The Selection Of Morphologically Favourable Strains

The morphology of a micro-organism in submerged culture frequently has an effect on the economics or ease of operation of a process. The morphological form of a filamentous micro-organism will affect both the aeration of the system and the ease of filtration of the fermentation broth. As discussed in Chapter 6, the morphology of a fungus in submerged culture may be controlled by the level of a spore inoculum and by the medium, but it is also possible to influence the organism's morphology by altering its genotype. Backus and Stauffer (1955) recognized the influence of the genetics of a strain on the morphology of P. chrysogenum in submerged culture and its role in controlling foaming and broth filtration characteristics.

Bartholomew et al. (1977) selected strains of P. chrysogenum (for penicillin production) which gave a lower viscosity broth which increased the oxygen-transport ability of their fermentation plant equipment. The use of mutation and screening compared with recombination for the production of strains of a particular morphological type has been discussed by Ball (1978). Ball claimed that recombination techniques would be at an advantage over mutation and selection because of the large number of mutants that would have to be screened. A recombination programme would involve the crossing of a strain of the required morphology with a commercial producer, which should involve the screening of relatively few progeny. Hamlyn and Ball (1979) applied the technique of protoplast fusion to the construction of a desirable stain of C. acremonium for the production of cephalosporin, as discussed in an earlier section. A cross between an asporulating, slow-growing strain with a sporulating, fast-growing strain which only produced one third of the cephalosporin level of the first strain eventually resulted in the isolation of a recombinant which displayed the desirable properties of both strains, i.e. a strain which demonstrated good sporulation, a high growth rate and produced 40% more antibiotic than the higher-yielding parent. The ability of a strain to sporulate profusely is a very useful characteristic in the development of inoculum, as discussed in Chapter 6.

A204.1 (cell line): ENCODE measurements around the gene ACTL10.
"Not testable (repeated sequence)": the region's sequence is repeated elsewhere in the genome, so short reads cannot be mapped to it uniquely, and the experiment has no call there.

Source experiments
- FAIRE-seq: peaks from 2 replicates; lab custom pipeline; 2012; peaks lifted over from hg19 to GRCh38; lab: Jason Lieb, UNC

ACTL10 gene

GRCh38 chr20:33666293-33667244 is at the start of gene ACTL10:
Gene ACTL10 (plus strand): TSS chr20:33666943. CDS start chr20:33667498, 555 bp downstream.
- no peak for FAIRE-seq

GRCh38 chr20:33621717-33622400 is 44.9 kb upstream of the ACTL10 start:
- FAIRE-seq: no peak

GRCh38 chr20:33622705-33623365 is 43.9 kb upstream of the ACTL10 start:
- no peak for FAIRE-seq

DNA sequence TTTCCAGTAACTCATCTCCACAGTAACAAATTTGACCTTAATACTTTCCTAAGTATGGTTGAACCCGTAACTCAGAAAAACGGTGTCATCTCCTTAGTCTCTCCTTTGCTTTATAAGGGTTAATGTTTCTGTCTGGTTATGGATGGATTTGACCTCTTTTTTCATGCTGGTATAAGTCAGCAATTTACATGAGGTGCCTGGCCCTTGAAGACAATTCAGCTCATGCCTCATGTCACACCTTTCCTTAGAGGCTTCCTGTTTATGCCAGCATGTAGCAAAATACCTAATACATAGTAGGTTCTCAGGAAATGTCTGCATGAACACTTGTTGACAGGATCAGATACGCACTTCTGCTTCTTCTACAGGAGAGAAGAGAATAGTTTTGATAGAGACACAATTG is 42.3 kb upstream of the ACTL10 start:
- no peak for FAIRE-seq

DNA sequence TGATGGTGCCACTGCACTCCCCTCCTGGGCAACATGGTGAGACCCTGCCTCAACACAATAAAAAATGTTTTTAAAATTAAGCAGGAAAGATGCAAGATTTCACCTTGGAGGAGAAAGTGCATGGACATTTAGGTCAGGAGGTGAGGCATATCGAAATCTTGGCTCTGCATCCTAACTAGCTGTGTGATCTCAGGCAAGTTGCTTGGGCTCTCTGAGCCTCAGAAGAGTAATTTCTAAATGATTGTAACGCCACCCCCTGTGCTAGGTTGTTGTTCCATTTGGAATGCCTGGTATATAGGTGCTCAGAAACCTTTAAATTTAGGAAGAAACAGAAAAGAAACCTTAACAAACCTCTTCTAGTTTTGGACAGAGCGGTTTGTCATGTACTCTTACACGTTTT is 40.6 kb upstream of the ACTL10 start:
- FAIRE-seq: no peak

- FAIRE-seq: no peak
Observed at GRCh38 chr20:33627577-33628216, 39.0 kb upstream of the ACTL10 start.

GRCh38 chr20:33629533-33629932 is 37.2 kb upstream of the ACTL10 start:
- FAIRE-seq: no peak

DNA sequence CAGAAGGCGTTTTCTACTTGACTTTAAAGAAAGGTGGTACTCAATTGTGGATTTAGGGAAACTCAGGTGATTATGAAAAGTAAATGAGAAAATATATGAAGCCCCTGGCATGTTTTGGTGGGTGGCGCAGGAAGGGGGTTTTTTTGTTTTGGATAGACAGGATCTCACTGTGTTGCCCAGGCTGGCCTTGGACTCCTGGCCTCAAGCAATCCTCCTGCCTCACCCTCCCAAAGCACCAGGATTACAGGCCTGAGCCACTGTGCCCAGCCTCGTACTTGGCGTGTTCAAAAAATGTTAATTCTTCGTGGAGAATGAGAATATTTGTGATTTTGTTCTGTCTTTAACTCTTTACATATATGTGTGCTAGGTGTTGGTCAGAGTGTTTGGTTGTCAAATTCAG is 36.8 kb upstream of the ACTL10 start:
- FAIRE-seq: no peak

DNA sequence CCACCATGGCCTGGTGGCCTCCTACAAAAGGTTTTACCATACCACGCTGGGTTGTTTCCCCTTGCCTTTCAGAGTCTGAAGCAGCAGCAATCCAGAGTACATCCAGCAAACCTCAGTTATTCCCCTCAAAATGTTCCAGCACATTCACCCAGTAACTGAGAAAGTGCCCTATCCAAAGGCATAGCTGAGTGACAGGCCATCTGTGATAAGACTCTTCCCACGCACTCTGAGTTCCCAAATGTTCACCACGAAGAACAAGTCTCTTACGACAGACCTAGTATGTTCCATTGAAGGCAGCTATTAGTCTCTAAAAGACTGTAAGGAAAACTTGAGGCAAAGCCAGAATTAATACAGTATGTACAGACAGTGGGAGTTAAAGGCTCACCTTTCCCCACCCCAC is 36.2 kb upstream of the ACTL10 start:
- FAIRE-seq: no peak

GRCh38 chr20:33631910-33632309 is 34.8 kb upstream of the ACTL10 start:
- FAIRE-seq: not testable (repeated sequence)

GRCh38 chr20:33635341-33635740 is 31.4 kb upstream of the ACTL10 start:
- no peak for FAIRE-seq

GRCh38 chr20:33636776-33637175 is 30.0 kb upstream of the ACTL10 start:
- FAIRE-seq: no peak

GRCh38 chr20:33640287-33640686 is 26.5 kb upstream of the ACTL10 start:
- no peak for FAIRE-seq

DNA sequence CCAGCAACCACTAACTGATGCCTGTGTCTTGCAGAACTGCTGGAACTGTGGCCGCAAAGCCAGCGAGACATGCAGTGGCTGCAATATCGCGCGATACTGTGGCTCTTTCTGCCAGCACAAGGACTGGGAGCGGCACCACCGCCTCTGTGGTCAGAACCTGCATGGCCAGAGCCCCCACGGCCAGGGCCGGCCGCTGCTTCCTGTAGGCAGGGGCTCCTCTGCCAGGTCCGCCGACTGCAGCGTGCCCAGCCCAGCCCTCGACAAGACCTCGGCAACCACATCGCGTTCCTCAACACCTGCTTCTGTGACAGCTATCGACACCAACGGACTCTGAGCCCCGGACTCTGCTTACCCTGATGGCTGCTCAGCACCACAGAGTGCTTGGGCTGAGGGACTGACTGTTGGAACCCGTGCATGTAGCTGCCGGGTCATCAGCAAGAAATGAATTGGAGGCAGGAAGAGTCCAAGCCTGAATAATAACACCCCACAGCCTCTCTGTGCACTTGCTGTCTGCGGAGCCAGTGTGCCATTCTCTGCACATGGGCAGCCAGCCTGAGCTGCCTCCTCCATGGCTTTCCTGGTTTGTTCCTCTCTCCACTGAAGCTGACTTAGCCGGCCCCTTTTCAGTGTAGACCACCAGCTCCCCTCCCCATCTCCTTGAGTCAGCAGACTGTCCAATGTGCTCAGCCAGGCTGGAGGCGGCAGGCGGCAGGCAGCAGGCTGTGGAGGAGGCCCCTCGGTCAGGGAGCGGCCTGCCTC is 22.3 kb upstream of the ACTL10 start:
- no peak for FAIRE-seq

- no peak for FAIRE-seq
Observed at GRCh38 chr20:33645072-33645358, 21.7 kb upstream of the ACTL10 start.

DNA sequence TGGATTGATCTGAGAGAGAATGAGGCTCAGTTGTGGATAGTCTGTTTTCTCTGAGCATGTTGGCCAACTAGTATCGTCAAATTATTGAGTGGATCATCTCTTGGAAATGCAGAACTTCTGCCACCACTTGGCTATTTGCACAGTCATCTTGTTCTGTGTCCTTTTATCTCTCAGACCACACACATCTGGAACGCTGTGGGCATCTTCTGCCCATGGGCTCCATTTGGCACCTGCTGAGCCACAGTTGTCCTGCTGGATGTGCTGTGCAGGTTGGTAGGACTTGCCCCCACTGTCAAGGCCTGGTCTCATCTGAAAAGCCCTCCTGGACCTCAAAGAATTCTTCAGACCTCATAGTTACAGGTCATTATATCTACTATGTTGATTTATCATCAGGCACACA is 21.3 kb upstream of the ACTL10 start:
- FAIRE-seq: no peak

Rowlands (1992) reported that genetically altering P. chrysogenum strains to produce a pelletted rather than a filamentous broth was an important feature in the Panlabs penicillin improvement programme. The pelletted form gives rise to a much lower broth viscosity, resulting in lower power consumption. Although Rowlands did not indicate which genetic technique was used (mutant selection or protoplast fusion), protoplast fusion was certainly used to improve the sporulation and growth of the Panlabs strain, as discussed in a previous section (Table 3.7).

Flocculation of yeasts is the adherence of cells in clumps resulting in the separation of the cells from the liquid in which they were suspended. Thus, the flocculating property of yeasts may be described as a morphological characteristic. When flocculation occurs in a beer fermentation the yeast will rise to the top of the vessel if it is a 'top-fermenting' yeast or drop to the bottom of the vessel if it is a 'bottom-fermenting' yeast. Thus, the flocculence of a yeast will determine the time of contact of the yeast with the wort (and hence the conversion of the wort to alcohol) and the ease of clarification of the beer. Although mutant selection is rarely applied, the selection of natural variants is a very common practice in many breweries. As discussed in Chapter 6, the yeast produced from one beer fermentation may be used to inoculate a new fermentation, a practice which is very rarely employed in the rest of the fermentation industry. By the careful selection of the yeast produced during a fermentation, strains showing the desired degree of flocculence may be selected. The first cells to rise to the top of a top fermentation, or drop to the bottom of a bottom fermentation, are the most flocculent cells whereas the last to rise or drop (depending on the type of fermentation) are the least flocculent cells. Thus, by selecting those cells that flocculate at an intermediate time the brewer isolates the natural variants which have the most desirable morphological properties for the inoculation of the next fermentation.

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